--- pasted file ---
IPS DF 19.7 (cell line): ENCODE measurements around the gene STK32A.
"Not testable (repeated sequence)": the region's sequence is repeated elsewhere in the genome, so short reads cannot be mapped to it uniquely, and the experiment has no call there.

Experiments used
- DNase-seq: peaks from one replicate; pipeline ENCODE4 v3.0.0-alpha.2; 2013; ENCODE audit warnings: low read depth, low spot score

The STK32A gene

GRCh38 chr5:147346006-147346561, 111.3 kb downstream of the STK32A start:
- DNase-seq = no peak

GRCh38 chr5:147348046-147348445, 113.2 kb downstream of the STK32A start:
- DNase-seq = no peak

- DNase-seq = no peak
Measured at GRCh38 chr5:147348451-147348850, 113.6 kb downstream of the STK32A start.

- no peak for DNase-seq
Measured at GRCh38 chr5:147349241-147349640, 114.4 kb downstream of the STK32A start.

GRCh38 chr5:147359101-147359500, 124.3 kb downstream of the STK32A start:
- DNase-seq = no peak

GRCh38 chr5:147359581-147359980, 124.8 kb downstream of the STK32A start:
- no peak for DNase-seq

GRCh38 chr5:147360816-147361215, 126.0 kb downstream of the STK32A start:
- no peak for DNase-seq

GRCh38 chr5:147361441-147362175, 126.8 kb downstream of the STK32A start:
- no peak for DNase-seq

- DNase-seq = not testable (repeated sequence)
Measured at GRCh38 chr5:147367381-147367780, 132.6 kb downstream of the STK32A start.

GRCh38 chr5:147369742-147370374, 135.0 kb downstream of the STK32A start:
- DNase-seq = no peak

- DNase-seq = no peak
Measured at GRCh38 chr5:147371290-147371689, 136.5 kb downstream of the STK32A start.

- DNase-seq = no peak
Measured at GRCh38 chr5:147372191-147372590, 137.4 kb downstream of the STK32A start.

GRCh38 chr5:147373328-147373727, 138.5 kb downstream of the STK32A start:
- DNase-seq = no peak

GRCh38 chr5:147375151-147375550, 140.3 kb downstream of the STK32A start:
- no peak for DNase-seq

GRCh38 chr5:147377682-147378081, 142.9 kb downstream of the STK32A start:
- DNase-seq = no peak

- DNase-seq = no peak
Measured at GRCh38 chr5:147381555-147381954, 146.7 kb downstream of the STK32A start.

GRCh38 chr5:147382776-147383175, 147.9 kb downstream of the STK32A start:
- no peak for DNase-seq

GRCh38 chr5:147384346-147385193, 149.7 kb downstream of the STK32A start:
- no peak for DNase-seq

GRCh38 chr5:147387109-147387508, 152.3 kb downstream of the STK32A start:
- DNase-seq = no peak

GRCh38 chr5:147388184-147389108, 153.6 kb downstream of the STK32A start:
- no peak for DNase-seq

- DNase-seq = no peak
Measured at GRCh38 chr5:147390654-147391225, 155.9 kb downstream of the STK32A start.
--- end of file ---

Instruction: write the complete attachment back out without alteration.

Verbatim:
IPS DF 19.7 (cell line): ENCODE measurements around the gene STK32A.
"Not testable (repeated sequence)": the region's sequence is repeated elsewhere in the genome, so short reads cannot be mapped to it uniquely, and the experiment has no call there.

Experiments used
- DNase-seq: peaks from one replicate; pipeline ENCODE4 v3.0.0-alpha.2; 2013; ENCODE audit warnings: low read depth, low spot score

The STK32A gene

GRCh38 chr5:147346006-147346561, 111.3 kb downstream of the STK32A start:
- DNase-seq = no peak

GRCh38 chr5:147348046-147348445, 113.2 kb downstream of the STK32A start:
- DNase-seq = no peak

- DNase-seq = no peak
Measured at GRCh38 chr5:147348451-147348850, 113.6 kb downstream of the STK32A start.

- no peak for DNase-seq
Measured at GRCh38 chr5:147349241-147349640, 114.4 kb downstream of the STK32A start.

GRCh38 chr5:147359101-147359500, 124.3 kb downstream of the STK32A start:
- DNase-seq = no peak

GRCh38 chr5:147359581-147359980, 124.8 kb downstream of the STK32A start:
- no peak for DNase-seq

GRCh38 chr5:147360816-147361215, 126.0 kb downstream of the STK32A start:
- no peak for DNase-seq

GRCh38 chr5:147361441-147362175, 126.8 kb downstream of the STK32A start:
- no peak for DNase-seq

- DNase-seq = not testable (repeated sequence)
Measured at GRCh38 chr5:147367381-147367780, 132.6 kb downstream of the STK32A start.

GRCh38 chr5:147369742-147370374, 135.0 kb downstream of the STK32A start:
- DNase-seq = no peak

- DNase-seq = no peak
Measured at GRCh38 chr5:147371290-147371689, 136.5 kb downstream of the STK32A start.

- DNase-seq = no peak
Measured at GRCh38 chr5:147372191-147372590, 137.4 kb downstream of the STK32A start.

GRCh38 chr5:147373328-147373727, 138.5 kb downstream of the STK32A start:
- DNase-seq = no peak

GRCh38 chr5:147375151-147375550, 140.3 kb downstream of the STK32A start:
- no peak for DNase-seq

GRCh38 chr5:147377682-147378081, 142.9 kb downstream of the STK32A start:
- DNase-seq = no peak

- DNase-seq = no peak
Measured at GRCh38 chr5:147381555-147381954, 146.7 kb downstream of the STK32A start.

GRCh38 chr5:147382776-147383175, 147.9 kb downstream of the STK32A start:
- no peak for DNase-seq

GRCh38 chr5:147384346-147385193, 149.7 kb downstream of the STK32A start:
- no peak for DNase-seq

GRCh38 chr5:147387109-147387508, 152.3 kb downstream of the STK32A start:
- DNase-seq = no peak

GRCh38 chr5:147388184-147389108, 153.6 kb downstream of the STK32A start:
- no peak for DNase-seq

- DNase-seq = no peak
Measured at GRCh38 chr5:147390654-147391225, 155.9 kb downstream of the STK32A start.